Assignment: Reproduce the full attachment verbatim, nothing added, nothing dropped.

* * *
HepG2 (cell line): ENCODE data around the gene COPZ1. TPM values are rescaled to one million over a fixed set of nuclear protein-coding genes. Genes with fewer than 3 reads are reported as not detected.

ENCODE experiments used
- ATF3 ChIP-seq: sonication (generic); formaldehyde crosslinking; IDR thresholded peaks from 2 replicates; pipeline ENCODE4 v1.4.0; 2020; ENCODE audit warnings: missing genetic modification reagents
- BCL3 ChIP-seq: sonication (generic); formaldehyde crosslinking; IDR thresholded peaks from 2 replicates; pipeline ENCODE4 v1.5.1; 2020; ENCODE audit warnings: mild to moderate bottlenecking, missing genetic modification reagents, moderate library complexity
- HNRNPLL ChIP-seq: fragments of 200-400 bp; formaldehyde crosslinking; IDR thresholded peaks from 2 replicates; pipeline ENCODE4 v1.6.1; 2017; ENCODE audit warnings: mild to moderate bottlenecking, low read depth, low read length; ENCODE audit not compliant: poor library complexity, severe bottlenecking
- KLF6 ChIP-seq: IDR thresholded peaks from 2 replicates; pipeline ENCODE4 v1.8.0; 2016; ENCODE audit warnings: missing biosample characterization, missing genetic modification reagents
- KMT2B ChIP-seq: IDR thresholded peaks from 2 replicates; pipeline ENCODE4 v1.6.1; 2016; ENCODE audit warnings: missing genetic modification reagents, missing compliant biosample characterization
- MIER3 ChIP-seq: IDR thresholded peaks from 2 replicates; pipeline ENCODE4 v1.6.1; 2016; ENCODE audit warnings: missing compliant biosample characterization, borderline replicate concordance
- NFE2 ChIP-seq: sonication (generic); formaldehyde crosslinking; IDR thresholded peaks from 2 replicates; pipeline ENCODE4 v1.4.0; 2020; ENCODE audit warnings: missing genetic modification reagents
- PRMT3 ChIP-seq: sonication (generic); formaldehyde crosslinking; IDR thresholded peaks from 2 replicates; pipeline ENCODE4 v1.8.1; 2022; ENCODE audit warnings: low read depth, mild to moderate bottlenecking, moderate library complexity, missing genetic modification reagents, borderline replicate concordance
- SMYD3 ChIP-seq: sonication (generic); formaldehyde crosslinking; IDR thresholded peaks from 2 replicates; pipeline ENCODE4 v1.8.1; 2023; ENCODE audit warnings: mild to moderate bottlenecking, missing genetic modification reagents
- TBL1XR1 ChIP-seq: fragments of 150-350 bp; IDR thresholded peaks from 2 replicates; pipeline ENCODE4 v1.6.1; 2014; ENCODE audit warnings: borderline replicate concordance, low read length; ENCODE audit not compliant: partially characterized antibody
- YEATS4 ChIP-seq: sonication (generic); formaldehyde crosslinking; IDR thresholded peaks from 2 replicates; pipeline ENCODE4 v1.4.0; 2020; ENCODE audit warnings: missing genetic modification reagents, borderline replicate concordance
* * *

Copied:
HepG2 (cell line): ENCODE data around the gene COPZ1. TPM values are rescaled to one million over a fixed set of nuclear protein-coding genes. Genes with fewer than 3 reads are reported as not detected.

ENCODE experiments used
- ATF3 ChIP-seq: sonication (generic); formaldehyde crosslinking; IDR thresholded peaks from 2 replicates; pipeline ENCODE4 v1.4.0; 2020; ENCODE audit warnings: missing genetic modification reagents
- BCL3 ChIP-seq: sonication (generic); formaldehyde crosslinking; IDR thresholded peaks from 2 replicates; pipeline ENCODE4 v1.5.1; 2020; ENCODE audit warnings: mild to moderate bottlenecking, missing genetic modification reagents, moderate library complexity
- HNRNPLL ChIP-seq: fragments of 200-400 bp; formaldehyde crosslinking; IDR thresholded peaks from 2 replicates; pipeline ENCODE4 v1.6.1; 2017; ENCODE audit warnings: mild to moderate bottlenecking, low read depth, low read length; ENCODE audit not compliant: poor library complexity, severe bottlenecking
- KLF6 ChIP-seq: IDR thresholded peaks from 2 replicates; pipeline ENCODE4 v1.8.0; 2016; ENCODE audit warnings: missing biosample characterization, missing genetic modification reagents
- KMT2B ChIP-seq: IDR thresholded peaks from 2 replicates; pipeline ENCODE4 v1.6.1; 2016; ENCODE audit warnings: missing genetic modification reagents, missing compliant biosample characterization
- MIER3 ChIP-seq: IDR thresholded peaks from 2 replicates; pipeline ENCODE4 v1.6.1; 2016; ENCODE audit warnings: missing compliant biosample characterization, borderline replicate concordance
- NFE2 ChIP-seq: sonication (generic); formaldehyde crosslinking; IDR thresholded peaks from 2 replicates; pipeline ENCODE4 v1.4.0; 2020; ENCODE audit warnings: missing genetic modification reagents
- PRMT3 ChIP-seq: sonication (generic); formaldehyde crosslinking; IDR thresholded peaks from 2 replicates; pipeline ENCODE4 v1.8.1; 2022; ENCODE audit warnings: low read depth, mild to moderate bottlenecking, moderate library complexity, missing genetic modification reagents, borderline replicate concordance
- SMYD3 ChIP-seq: sonication (generic); formaldehyde crosslinking; IDR thresholded peaks from 2 replicates; pipeline ENCODE4 v1.8.1; 2023; ENCODE audit warnings: mild to moderate bottlenecking, missing genetic modification reagents
- TBL1XR1 ChIP-seq: fragments of 150-350 bp; IDR thresholded peaks from 2 replicates; pipeline ENCODE4 v1.6.1; 2014; ENCODE audit warnings: borderline replicate concordance, low read length; ENCODE audit not compliant: partially characterized antibody
- YEATS4 ChIP-seq: sonication (generic); formaldehyde crosslinking; IDR thresholded peaks from 2 replicates; pipeline ENCODE4 v1.4.0; 2020; ENCODE audit warnings: missing genetic modification reagents, borderline replicate concordance